Rent A Cottage In Scotland

Sunday, September 02, 2007

Tour Scotland Pibroch

A bagpiper competing today in the Pibroch competition at the Blairgowrie and Rattray Highland Games, Perthshire, Scotland.

Traditional Gaelic Bagpiping 1745-1945. Pulling together what is known of eighteenth-century West Highland piping and pipers, Gibson presents a new interpretation of the decline of Gaelic piping and a new view of Gaelic society prior to the Highland diaspora. Refuting widely accepted opinions that after Culloden pipes and pipers were effectively banned in Scotland by the Disarming Act of 1746, Gibson reveals that traditional dance bagpiping continued to at least the mid-nineteenth century. He argues that the dramatic depopulation of the Highlands in the nineteenth century was one of the main reasons for the decline of piping. Following the path of Scottish emigrants, Gibson traces the history of bagpiping in the New World and uncovers examples of late eighteenth-century traditional bagpiping and dance in Gaelic Cape Breton, arguing that these anachronistic cultural forms provide a vital link to the vanished folk music and culture of the Scottish Highlanders. Traditional Gaelic Bagpiping 1745-1945.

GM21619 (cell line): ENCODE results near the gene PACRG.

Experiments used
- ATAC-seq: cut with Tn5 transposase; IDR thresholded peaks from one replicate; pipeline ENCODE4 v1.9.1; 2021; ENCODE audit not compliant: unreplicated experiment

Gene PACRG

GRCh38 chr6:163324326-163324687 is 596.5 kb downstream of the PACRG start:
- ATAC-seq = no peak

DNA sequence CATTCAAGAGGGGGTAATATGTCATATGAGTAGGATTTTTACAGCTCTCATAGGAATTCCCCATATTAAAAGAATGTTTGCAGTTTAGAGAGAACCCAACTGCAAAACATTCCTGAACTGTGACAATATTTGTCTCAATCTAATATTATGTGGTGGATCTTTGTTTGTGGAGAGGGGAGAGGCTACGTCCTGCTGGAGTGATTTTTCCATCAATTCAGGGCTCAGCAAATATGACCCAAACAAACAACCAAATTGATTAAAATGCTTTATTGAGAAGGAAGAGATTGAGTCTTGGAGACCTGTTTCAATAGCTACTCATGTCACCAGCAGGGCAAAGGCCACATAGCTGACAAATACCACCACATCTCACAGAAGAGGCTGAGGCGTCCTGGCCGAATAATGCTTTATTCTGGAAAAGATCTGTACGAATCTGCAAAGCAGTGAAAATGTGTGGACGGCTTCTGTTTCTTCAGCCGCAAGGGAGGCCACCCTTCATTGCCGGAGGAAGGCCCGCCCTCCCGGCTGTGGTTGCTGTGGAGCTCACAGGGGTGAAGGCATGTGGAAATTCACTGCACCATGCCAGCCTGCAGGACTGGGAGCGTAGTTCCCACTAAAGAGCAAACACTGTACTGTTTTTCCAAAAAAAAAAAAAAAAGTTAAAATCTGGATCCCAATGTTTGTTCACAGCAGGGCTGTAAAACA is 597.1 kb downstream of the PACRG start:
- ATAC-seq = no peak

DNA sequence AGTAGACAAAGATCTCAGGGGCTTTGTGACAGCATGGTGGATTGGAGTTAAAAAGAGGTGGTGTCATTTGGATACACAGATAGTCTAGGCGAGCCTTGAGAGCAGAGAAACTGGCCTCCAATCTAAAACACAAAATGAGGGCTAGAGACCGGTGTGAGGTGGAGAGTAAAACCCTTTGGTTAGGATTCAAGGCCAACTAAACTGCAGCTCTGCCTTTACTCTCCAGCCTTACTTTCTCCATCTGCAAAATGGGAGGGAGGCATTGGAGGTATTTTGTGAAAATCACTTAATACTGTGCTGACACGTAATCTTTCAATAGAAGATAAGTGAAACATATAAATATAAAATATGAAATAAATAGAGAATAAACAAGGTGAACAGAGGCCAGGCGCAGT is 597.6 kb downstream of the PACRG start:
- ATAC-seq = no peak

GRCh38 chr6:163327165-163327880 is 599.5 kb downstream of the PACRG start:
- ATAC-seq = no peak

Old and New World Highland Bagpiping. Old and New World Highland Bagpiping is a stimulating and controversial book which also provides a comprehensive biographical and genealogical account of pipers and piping in both Highland Scotland and Gaelic Cape Breton. The result of over thirty years oral fieldwork among the last of the Gaels in Cape Breton, as well as an exhaustive synthesis of Scottish archival sources, this book shows that traditional community bagpiping in the Old and New World Gaidhealtachdan was, and for a long time remained, the same. John Gibson explores the distortions introduced by the tendency to interpret the written record from the perspective of modern, post-eighteenth-century bagpiping. Old and New World Highland Bagpiping.

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